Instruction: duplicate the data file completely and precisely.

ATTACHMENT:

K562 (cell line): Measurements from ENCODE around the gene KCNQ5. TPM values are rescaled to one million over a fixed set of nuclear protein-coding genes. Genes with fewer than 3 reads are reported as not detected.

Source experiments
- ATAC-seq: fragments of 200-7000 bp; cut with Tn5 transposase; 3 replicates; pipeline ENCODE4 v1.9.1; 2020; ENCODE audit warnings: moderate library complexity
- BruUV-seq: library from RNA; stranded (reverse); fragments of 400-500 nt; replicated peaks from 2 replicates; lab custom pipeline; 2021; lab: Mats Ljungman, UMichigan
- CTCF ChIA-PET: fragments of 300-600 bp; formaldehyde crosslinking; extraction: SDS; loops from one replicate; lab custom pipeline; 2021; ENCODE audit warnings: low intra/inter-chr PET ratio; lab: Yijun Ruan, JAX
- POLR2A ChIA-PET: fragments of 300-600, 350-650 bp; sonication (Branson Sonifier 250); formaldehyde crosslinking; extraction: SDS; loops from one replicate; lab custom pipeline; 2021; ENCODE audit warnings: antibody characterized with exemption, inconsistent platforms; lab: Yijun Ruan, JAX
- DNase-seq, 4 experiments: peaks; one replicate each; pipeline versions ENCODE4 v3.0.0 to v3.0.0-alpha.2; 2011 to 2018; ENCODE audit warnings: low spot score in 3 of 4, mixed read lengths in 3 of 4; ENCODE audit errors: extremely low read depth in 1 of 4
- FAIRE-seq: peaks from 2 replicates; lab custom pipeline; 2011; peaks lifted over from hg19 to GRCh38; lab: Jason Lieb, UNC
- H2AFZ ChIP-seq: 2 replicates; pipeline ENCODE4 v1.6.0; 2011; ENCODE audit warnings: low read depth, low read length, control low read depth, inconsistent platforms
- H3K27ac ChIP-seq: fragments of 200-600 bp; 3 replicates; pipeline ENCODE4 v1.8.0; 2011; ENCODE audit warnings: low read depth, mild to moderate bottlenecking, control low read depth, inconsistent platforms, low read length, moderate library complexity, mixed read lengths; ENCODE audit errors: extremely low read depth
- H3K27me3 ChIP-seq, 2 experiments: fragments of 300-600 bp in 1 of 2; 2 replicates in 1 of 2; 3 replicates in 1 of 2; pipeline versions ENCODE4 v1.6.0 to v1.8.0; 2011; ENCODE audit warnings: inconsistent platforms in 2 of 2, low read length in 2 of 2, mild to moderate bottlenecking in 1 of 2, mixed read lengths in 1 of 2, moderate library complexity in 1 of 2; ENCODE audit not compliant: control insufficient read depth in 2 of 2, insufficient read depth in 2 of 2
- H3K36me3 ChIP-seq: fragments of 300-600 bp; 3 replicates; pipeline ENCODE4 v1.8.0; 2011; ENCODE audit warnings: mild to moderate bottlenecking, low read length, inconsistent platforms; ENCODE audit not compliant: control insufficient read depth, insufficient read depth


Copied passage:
K562 (cell line): Measurements from ENCODE around the gene KCNQ5. TPM values are rescaled to one million over a fixed set of nuclear protein-coding genes. Genes with fewer than 3 reads are reported as not detected.

Source experiments
- ATAC-seq: fragments of 200-7000 bp; cut with Tn5 transposase; 3 replicates; pipeline ENCODE4 v1.9.1; 2020; ENCODE audit warnings: moderate library complexity
- BruUV-seq: library from RNA; stranded (reverse); fragments of 400-500 nt; replicated peaks from 2 replicates; lab custom pipeline; 2021; lab: Mats Ljungman, UMichigan
- CTCF ChIA-PET: fragments of 300-600 bp; formaldehyde crosslinking; extraction: SDS; loops from one replicate; lab custom pipeline; 2021; ENCODE audit warnings: low intra/inter-chr PET ratio; lab: Yijun Ruan, JAX
- POLR2A ChIA-PET: fragments of 300-600, 350-650 bp; sonication (Branson Sonifier 250); formaldehyde crosslinking; extraction: SDS; loops from one replicate; lab custom pipeline; 2021; ENCODE audit warnings: antibody characterized with exemption, inconsistent platforms; lab: Yijun Ruan, JAX
- DNase-seq, 4 experiments: peaks; one replicate each; pipeline versions ENCODE4 v3.0.0 to v3.0.0-alpha.2; 2011 to 2018; ENCODE audit warnings: low spot score in 3 of 4, mixed read lengths in 3 of 4; ENCODE audit errors: extremely low read depth in 1 of 4
- FAIRE-seq: peaks from 2 replicates; lab custom pipeline; 2011; peaks lifted over from hg19 to GRCh38; lab: Jason Lieb, UNC
- H2AFZ ChIP-seq: 2 replicates; pipeline ENCODE4 v1.6.0; 2011; ENCODE audit warnings: low read depth, low read length, control low read depth, inconsistent platforms
- H3K27ac ChIP-seq: fragments of 200-600 bp; 3 replicates; pipeline ENCODE4 v1.8.0; 2011; ENCODE audit warnings: low read depth, mild to moderate bottlenecking, control low read depth, inconsistent platforms, low read length, moderate library complexity, mixed read lengths; ENCODE audit errors: extremely low read depth
- H3K27me3 ChIP-seq, 2 experiments: fragments of 300-600 bp in 1 of 2; 2 replicates in 1 of 2; 3 replicates in 1 of 2; pipeline versions ENCODE4 v1.6.0 to v1.8.0; 2011; ENCODE audit warnings: inconsistent platforms in 2 of 2, low read length in 2 of 2, mild to moderate bottlenecking in 1 of 2, mixed read lengths in 1 of 2, moderate library complexity in 1 of 2; ENCODE audit not compliant: control insufficient read depth in 2 of 2, insufficient read depth in 2 of 2
- H3K36me3 ChIP-seq: fragments of 300-600 bp; 3 replicates; pipeline ENCODE4 v1.8.0; 2011; ENCODE audit warnings: mild to moderate bottlenecking, low read length, inconsistent platforms; ENCODE audit not compliant: control insufficient read depth, insufficient read depth